Searching over 5,500,000 cases.


searching
Buy This Entire Record For $7.95

Official citation and/or docket number and footnotes (if any) for this case available with purchase.

Learn more about what you receive with purchase of this case.

St. Jude Medical, S.C., Inc. v. Biosense Webster, Inc.

United States District Court, D. Minnesota

January 26, 2015

St. Jude Medical, S.C., Inc., Plaintiff,
v.
Biosense Webster, Inc., Johnson & Johnson, and Jose B. de Castro, Defendants.

Edward F. Fox, Esq., Mark R. Bradford, Esq., and Nicole A. Delaney, Esq., Bassford Remele, PA, Minneapolis, MN, on behalf of Plaintiff.

Joseph W. Anthony, Esq., Mary L. Knoblauch, Esq., Courtland C. Merrill, Esq., and Steven C. Kerbaugh, Esq., Anthony Ostlund Baer & Louwagie, PA, Minneapolis, MN, on behalf of Defendants.

MEMORANDUM OPINION AND ORDER

ANN D. MONTGOMERY, District Judge.

I. INTRODUCTION

This matter is before the undersigned United States District Judge on Defendants Biosense Webster, Inc., Johnson & Johnson, and Jose B. de Castro's (collectively, "Defendants") Motion for Review of Clerk's Taxation of Costs [Docket No. 328]. In the Cost Judgment [Docket No. 326] entered by the Clerk of the Court, the Clerk allowed $23, 396.90 of the $28, 906.95 in total costs claimed by Plaintiff St. Jude Medical, S.C., Inc. ("St. Jude"). Defendants request the Court to reduce the Cost Judgment by $8, 208.86, consisting of $3, 514.25 in deposition transcript costs, $3, 265 in video deposition costs, and $1, 429.61 in copying expenses. St. Jude opposes the motion, arguing that the Court lacks jurisdiction to alter the Cost Judgment, and alternatively, that the motion fails on the merits. For the reasons stated below, Defendants' motion is denied.

II. DISCUSSION

A. Jurisdiction

St. Jude argues that this Court lacks jurisdiction to alter the cost award because Defendants appealed the Cost Judgment to the Eighth Circuit on December 22, 2014. See Notice of Appeal [Docket No. 327] (including December 8, 2014 Cost Judgment among the orders appealed to the Eighth Circuit). However, Defendants' Statement of Issues on Appeal does not list the Clerk's taxation of costs as an issue presented for review on appeal. See Kerbaugh Decl. [Docket No. 341] Ex. A (Appellant's Statement of Issues).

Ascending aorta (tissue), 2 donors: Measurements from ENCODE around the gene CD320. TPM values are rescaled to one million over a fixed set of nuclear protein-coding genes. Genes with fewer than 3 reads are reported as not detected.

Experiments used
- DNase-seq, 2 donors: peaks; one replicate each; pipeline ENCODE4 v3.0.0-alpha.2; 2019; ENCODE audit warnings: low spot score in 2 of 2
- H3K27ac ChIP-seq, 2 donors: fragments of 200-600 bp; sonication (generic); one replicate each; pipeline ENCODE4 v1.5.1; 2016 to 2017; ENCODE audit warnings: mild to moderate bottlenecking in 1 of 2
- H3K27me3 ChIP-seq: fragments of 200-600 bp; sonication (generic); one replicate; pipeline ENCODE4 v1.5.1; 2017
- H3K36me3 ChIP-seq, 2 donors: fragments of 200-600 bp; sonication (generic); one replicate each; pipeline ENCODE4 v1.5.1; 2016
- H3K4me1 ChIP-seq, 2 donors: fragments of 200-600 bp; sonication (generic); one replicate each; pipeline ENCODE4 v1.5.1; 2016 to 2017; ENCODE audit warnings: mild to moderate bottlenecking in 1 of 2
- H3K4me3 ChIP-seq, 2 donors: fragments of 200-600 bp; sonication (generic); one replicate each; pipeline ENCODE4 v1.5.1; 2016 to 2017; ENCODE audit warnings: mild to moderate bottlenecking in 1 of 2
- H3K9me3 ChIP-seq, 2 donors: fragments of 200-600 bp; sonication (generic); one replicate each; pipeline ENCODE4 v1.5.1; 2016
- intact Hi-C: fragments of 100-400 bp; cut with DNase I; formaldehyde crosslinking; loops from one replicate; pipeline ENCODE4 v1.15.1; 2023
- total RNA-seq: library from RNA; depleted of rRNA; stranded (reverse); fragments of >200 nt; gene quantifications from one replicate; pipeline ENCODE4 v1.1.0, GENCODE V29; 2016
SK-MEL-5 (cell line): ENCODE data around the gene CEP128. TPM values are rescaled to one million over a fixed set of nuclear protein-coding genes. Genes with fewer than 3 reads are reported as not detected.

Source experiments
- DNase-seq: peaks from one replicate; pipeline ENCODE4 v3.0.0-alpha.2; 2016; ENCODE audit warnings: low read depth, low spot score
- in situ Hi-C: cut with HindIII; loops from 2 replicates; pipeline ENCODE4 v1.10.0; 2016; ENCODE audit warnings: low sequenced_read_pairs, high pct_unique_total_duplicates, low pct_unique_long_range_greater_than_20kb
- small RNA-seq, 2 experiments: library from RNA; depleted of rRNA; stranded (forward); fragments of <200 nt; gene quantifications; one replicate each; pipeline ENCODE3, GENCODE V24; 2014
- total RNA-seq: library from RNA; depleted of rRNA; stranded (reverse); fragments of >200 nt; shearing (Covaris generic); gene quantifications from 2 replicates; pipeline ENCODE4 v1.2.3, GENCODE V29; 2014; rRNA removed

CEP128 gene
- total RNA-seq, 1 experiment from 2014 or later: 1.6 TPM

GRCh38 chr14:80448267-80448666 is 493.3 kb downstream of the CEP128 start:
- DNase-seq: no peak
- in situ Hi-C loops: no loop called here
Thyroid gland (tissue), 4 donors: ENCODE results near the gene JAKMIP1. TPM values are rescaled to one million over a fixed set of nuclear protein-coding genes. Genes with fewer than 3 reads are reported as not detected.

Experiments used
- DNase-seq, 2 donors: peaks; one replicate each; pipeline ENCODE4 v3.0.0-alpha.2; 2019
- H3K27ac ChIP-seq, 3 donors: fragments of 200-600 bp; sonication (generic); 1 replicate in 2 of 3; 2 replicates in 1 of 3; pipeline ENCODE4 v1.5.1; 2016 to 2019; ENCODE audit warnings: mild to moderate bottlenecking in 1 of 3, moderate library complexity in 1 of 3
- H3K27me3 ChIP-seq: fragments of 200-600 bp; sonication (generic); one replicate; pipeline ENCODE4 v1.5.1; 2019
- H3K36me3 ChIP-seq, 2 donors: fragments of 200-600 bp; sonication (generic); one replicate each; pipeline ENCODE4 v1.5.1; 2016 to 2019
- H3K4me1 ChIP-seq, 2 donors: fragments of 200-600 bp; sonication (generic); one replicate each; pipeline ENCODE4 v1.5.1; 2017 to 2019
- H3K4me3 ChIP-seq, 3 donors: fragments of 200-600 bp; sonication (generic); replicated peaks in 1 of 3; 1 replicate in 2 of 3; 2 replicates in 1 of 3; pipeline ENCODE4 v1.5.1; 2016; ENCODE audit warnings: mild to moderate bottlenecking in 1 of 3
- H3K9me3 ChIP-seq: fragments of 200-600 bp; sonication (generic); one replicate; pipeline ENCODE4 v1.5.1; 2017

A notice of appeal divests a district court of jurisdiction only of those issues involved in the appeal. Harmon v. United States ex rel. Farmers Home Admin., 101 F.3d 574, 587 (8th Cir. 1996). "A district court retains jurisdiction over collateral matters, such as attorneys' fees and costs while an appeal is pending." Comcast of Ill. X v. Multi-Vision Elecs., Inc., 504 F.Supp.2d 740, 746 (D. Neb. 2007); see also Walsh v. Kelly, 203 F.R.D. 597, 598 (D. Nev. 2001) (holding district court retained jurisdiction over motion for costs because the motion was "ancillary to the case, that is, it involves issues that are separate from the matters currently under consideration by the Ninth Circuit").

The Defendants' Statement of Issues on Appeal does not identify the issue of the amount of taxable costs as an issue on appeal. The only manner in which the Cost Judgment is implicated is if the Eighth Circuit were to reverse the underlying judgments that serve as the basis for the cost award. If this occurred, the Cost Judgment would be vacated. Thus, the issue of the amount of taxable costs is a collateral matter over which this Court retains jurisdiction.

B. Merits

1. Deposition Transcripts

Defendants argue that the Clerk improperly taxed $3, 514.25 in costs for six deposition transcripts because the deposition transcripts were not used at trial or summary judgment. A district court has discretion to award costs for a deposition that was "necessarily obtained for use in a case and was not purely investigative." Zotos v. Lindbergh Sch. Dist., 121 F.3d 356, 363 (8th Cir. 1997) (alteration and internal quotation marks omitted). In determining whether depositions were necessarily obtained for use in a case, "the underlying inquiry is whether the depositions reasonably seemed necessary at the time they were taken." Id . (quotation marks omitted).